"Although there are no significant engagements today, what our troops are conducting are sustained artillery strikes towards known positions of the Abu Sayyaf group and this is due to the data and information that the troops were able to obtain," Mr. Padilla said.
Aerial operations are also part of the military offensive, although Mr. Padilla declined to give further details.
Among those killed in the clashes which started last Saturday were Mohammad Khattab, a Moroccan bomb expert believed to have been training the bandits. Mr. Padilla said Abu Sayyaf leaders Furuji Indama and Amah Hapilon have been critically wounded.
A report by Agence France-Presse said the United States has placed a reward of five million dollars on Hapilon for his role in the kidnapping of three Americans in 2001, two of whom later died.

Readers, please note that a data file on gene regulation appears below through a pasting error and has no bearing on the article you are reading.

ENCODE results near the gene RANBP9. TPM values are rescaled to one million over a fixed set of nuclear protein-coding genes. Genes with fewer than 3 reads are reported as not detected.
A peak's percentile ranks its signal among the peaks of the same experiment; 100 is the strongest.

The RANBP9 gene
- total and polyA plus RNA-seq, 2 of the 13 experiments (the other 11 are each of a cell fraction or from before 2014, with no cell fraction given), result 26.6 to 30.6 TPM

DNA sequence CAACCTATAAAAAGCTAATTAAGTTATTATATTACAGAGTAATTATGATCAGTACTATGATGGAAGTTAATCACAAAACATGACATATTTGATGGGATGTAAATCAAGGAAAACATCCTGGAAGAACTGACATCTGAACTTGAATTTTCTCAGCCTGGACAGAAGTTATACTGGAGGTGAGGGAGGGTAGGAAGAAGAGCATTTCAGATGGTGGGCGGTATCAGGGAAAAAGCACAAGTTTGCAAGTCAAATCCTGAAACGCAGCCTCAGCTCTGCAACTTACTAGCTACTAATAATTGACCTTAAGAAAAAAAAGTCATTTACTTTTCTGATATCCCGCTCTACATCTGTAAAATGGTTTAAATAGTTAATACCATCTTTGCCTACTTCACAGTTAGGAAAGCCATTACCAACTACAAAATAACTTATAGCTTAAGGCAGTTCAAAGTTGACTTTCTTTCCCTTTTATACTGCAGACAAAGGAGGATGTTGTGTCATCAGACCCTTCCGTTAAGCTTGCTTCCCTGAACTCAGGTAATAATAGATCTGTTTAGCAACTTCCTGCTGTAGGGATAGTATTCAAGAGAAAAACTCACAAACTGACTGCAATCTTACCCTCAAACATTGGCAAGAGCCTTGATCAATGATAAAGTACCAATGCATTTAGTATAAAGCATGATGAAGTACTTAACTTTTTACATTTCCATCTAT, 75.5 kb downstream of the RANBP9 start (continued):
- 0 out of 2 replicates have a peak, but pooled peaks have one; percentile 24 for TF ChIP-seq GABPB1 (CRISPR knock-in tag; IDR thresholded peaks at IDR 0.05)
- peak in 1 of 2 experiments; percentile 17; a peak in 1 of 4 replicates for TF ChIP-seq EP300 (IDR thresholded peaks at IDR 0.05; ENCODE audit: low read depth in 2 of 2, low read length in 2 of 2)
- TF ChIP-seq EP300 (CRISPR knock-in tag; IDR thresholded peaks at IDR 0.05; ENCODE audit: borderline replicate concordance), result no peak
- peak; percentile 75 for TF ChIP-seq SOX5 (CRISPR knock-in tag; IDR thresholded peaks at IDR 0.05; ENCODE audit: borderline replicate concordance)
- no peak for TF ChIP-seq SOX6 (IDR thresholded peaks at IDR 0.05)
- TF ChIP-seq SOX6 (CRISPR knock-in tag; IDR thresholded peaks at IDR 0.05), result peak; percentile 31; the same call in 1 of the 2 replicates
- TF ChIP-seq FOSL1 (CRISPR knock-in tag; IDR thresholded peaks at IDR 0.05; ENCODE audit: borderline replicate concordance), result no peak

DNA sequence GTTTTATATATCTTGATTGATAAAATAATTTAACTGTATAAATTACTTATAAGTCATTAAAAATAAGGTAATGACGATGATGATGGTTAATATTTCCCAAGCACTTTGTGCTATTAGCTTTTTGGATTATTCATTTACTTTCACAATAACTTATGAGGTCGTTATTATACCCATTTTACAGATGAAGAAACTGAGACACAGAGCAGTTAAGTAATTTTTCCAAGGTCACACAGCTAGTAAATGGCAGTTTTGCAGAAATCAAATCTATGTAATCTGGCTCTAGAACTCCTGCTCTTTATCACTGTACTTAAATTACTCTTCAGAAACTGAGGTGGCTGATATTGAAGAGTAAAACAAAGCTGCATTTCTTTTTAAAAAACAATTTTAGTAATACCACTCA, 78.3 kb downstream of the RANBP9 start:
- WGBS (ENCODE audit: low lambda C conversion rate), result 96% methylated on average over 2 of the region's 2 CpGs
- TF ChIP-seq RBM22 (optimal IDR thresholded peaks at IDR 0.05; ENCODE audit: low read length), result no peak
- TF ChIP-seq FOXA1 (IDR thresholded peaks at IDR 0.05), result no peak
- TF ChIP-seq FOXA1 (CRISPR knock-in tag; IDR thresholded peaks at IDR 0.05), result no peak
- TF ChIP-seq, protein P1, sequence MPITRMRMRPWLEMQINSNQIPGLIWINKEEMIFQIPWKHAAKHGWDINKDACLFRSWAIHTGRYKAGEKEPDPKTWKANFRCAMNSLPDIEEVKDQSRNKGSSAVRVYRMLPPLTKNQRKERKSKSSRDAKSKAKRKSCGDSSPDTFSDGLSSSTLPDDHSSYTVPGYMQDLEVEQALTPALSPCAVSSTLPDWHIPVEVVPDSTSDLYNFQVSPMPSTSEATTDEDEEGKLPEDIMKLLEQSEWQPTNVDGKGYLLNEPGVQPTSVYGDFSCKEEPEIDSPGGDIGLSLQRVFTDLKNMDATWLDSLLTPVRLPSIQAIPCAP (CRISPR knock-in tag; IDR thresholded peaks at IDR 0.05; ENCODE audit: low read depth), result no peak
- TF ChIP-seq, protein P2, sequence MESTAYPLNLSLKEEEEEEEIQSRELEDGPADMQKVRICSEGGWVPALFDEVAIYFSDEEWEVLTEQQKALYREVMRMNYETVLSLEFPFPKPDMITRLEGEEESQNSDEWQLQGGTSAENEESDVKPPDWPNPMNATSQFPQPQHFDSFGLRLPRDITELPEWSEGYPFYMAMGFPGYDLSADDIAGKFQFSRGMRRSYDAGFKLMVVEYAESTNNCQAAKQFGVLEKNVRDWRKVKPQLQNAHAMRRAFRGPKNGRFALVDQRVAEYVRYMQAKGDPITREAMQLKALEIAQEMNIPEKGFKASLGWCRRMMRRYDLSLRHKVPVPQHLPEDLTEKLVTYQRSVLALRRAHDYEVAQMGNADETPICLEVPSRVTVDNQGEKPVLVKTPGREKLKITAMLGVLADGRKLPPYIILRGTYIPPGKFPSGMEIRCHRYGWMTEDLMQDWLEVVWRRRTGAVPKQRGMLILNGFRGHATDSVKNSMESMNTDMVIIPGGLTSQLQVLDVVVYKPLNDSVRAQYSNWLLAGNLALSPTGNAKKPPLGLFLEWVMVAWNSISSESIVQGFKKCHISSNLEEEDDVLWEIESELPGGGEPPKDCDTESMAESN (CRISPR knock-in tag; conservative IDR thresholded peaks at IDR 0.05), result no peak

This puts Saturday's military offensive in the context of the Jan. 25, 2015 Mamasapano operation, which was also an anti-terror campaign against internationally wanted Islamic militants.
Fighting erupted when troops from the Philippine Army's 44th Infantry Battalion clashed with more than a hundred Abu Sayyaf fighters in the island province of Basilan.
Eighteen soldiers were reported killed the next day, the biggest loss so far to the military in its campaign against terrorism in the southern Philippines.
Source: Business World